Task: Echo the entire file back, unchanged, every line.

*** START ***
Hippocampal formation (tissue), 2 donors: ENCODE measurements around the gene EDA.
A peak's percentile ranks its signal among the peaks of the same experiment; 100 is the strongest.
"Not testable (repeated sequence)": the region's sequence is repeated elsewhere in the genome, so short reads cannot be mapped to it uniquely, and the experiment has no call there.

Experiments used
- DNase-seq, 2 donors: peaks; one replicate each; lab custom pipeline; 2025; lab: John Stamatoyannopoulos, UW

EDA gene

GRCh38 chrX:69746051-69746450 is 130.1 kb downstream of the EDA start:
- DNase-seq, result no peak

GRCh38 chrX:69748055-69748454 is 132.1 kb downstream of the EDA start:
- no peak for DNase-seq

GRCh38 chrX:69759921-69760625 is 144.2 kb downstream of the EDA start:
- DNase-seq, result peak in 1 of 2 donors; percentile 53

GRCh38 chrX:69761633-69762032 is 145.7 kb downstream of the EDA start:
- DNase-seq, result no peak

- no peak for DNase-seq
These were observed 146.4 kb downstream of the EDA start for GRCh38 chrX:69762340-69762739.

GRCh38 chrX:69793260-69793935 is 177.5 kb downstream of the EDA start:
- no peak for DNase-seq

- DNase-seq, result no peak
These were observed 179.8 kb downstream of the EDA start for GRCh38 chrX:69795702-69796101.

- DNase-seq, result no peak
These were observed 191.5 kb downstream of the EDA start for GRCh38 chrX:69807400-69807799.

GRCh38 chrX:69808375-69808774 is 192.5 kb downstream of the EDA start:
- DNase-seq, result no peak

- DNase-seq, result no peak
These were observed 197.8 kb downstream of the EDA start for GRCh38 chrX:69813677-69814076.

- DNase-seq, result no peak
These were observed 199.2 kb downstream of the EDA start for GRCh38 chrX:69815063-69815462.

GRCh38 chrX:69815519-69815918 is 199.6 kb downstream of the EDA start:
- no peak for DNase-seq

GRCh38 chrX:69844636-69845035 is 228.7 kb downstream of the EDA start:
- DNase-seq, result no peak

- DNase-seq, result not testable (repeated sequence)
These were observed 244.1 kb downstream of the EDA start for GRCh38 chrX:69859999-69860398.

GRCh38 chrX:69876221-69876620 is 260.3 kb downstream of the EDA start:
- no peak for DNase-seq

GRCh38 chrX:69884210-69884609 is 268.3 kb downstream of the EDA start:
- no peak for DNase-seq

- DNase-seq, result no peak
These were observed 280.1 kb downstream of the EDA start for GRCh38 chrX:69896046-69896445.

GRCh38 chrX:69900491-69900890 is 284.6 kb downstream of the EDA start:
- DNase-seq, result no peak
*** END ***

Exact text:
Hippocampal formation (tissue), 2 donors: ENCODE measurements around the gene EDA.
A peak's percentile ranks its signal among the peaks of the same experiment; 100 is the strongest.
"Not testable (repeated sequence)": the region's sequence is repeated elsewhere in the genome, so short reads cannot be mapped to it uniquely, and the experiment has no call there.

Experiments used
- DNase-seq, 2 donors: peaks; one replicate each; lab custom pipeline; 2025; lab: John Stamatoyannopoulos, UW

EDA gene

GRCh38 chrX:69746051-69746450 is 130.1 kb downstream of the EDA start:
- DNase-seq, result no peak

GRCh38 chrX:69748055-69748454 is 132.1 kb downstream of the EDA start:
- no peak for DNase-seq

GRCh38 chrX:69759921-69760625 is 144.2 kb downstream of the EDA start:
- DNase-seq, result peak in 1 of 2 donors; percentile 53

GRCh38 chrX:69761633-69762032 is 145.7 kb downstream of the EDA start:
- DNase-seq, result no peak

- no peak for DNase-seq
These were observed 146.4 kb downstream of the EDA start for GRCh38 chrX:69762340-69762739.

GRCh38 chrX:69793260-69793935 is 177.5 kb downstream of the EDA start:
- no peak for DNase-seq

- DNase-seq, result no peak
These were observed 179.8 kb downstream of the EDA start for GRCh38 chrX:69795702-69796101.

- DNase-seq, result no peak
These were observed 191.5 kb downstream of the EDA start for GRCh38 chrX:69807400-69807799.

GRCh38 chrX:69808375-69808774 is 192.5 kb downstream of the EDA start:
- DNase-seq, result no peak

- DNase-seq, result no peak
These were observed 197.8 kb downstream of the EDA start for GRCh38 chrX:69813677-69814076.

- DNase-seq, result no peak
These were observed 199.2 kb downstream of the EDA start for GRCh38 chrX:69815063-69815462.

GRCh38 chrX:69815519-69815918 is 199.6 kb downstream of the EDA start:
- no peak for DNase-seq

GRCh38 chrX:69844636-69845035 is 228.7 kb downstream of the EDA start:
- DNase-seq, result no peak

- DNase-seq, result not testable (repeated sequence)
These were observed 244.1 kb downstream of the EDA start for GRCh38 chrX:69859999-69860398.

GRCh38 chrX:69876221-69876620 is 260.3 kb downstream of the EDA start:
- no peak for DNase-seq

GRCh38 chrX:69884210-69884609 is 268.3 kb downstream of the EDA start:
- no peak for DNase-seq

- DNase-seq, result no peak
These were observed 280.1 kb downstream of the EDA start for GRCh38 chrX:69896046-69896445.

GRCh38 chrX:69900491-69900890 is 284.6 kb downstream of the EDA start:
- DNase-seq, result no peak